In the last post we shared with you an innovative way of increasing food security for generations to come via an unconventional method of utilizing the upcycling benefit of insects to bridge the gap between our planets rising population and the additional mouths to feed. Although I am sure a few of you thought the idea was interesting, I am also sure that most of you just aren’t there yet. So, without further a due, today, I will be shedding some light on another alternative solution (believe me this one is more widespread and “socially acceptable”) which has been trending across the globe, meat substitutes! Meat substitutes have hit the consumer market in force with the vegans and vegetarians of our world vouching for its amazing ability to both provide their protein needs and let’s face it, a guilt free trip down memory lane. The meat substitute market is currently valued at USD4.8 Billion and conservative figures suggest that it will reach USD 8.1 Billion by 2026. This only goes to show that the market was there, and consumers were simply waiting for the right push in that direction. Today’s post will not only be about the fake meats we hear of on the news, but also on every other substitute that exists such as Tofu, Tempeh, Seitan along with all the other varieties with hard to pronounce names. Warning, no animals were harmed in the making of this opinion piece!
Substitutes or Complements?
Meat substitutes have been around long before the invention of what we call fake meat (Impossible Burgers or the Beyond Meat of our times). Prior to these two behemoths entering the market, a valid substitute was tofu. Tofu contains all nine-essential amino-acids and scores highly on Biological Value, it does however fall short of eggs when it comes to the total amount of these important amino-acids. Moving on to Tempeh, this soy-based product is made of fermented soybeans that have been compacted into firm “cakes”. As with tofu, Tempeh also contains the nine-essential amino-acids and has the highest concentration of protein when we compare it to the same weight of eggs or tofu. Seitan is made from wheat gluten and is a chewy, dense and beef-jerky like protein, it packs high protein, but is lacking one of the nine essential amino acids (lysine). Depending on how seitan is cooked, lysine can be supplemented by simply cooking with chickpeas or adding chickpea powder to the cooking method. All three seem to be great substitutes to meat whilst also having the added benefits of vitamins and minerals. Why then are we only seeing a shift in consumer behavior now? All these options have been staple items long before the fake meats came along.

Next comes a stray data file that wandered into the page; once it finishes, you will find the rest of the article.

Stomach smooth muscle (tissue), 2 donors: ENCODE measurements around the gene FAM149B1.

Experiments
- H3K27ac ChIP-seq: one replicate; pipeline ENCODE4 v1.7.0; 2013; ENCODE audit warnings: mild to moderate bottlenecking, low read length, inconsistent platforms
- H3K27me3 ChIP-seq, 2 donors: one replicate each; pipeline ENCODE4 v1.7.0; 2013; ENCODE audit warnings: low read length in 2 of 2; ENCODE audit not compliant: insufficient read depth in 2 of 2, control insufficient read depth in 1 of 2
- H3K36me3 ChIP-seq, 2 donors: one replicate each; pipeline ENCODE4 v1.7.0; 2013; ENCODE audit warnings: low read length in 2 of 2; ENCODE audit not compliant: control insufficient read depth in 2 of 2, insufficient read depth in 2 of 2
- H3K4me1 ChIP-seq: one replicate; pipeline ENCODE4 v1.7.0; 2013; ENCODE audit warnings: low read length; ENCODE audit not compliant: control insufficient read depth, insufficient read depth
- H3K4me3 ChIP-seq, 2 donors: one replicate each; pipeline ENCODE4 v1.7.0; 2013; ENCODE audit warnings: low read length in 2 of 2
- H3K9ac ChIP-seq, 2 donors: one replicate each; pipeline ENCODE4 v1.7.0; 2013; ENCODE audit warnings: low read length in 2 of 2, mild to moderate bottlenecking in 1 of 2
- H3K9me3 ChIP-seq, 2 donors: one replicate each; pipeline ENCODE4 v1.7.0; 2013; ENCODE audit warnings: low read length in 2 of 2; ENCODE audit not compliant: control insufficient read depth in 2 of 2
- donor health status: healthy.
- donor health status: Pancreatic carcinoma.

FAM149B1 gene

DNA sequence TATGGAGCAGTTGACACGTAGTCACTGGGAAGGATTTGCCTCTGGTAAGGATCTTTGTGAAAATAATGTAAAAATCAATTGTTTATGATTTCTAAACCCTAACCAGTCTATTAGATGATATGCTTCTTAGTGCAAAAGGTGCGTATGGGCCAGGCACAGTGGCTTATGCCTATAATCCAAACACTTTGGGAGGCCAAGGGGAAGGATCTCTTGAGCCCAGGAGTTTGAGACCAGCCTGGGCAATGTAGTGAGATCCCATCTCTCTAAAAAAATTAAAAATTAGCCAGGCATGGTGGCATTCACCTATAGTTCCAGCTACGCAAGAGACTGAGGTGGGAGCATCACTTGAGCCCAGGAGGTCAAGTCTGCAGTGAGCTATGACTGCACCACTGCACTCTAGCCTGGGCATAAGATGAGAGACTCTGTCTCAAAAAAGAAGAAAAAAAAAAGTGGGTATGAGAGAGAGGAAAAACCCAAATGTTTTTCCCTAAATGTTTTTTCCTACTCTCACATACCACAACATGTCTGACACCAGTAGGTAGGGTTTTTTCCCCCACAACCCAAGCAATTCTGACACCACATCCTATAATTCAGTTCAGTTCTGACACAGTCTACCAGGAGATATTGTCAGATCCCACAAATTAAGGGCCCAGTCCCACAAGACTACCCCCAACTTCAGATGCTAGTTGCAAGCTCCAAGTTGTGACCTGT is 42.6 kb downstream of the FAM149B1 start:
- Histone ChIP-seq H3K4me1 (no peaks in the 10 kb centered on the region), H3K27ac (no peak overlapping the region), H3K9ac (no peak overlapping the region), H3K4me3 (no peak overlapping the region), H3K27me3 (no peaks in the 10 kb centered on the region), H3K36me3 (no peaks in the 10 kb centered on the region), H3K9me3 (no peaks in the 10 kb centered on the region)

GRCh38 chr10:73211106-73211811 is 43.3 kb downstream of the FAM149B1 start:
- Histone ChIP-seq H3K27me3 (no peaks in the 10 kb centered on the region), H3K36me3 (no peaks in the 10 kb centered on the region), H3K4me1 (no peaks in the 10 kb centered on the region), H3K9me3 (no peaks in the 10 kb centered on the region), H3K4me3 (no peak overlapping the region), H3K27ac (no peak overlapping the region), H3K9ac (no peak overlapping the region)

The lure of fake meats
Fake meats fulfill every vegan and vegetarians dream, the opportunity to eat plant based while also getting some of the added benefits of eating meat. They can replicate, to some extent what we all love/loved about meat, the texture, aroma and ultimately the taste. This helps to explain why they have had such great success with consumers, independent of the consumers food preferences. Fakes meats are not free of controversy though, some say that this genetically engineered byproduct may not be as healthy and nutritious as tofu, tempeh, seitan or what it is trying ultimately trying to replace, meat. Recent studies have also suggested that the “growth” of these fake meats lead to concerning effects on the land that they are produced on since these are fabricated on monoculture land. Fake meats have not been around long enough for us to study the effects of consuming them on our health, it is therefore too early to say whether there are side effects in the long run. These genetically engineered byproducts of plants are not naturally occurring and are highly processed, are they really a step up from the nutrition we have had available to us? Are we really helping our planet cope with overconsumption by adopting the practice of eating these meats as opposed to wholesome and naturally occurring food items? In part 2 we will be continuing this topic…tune in for more.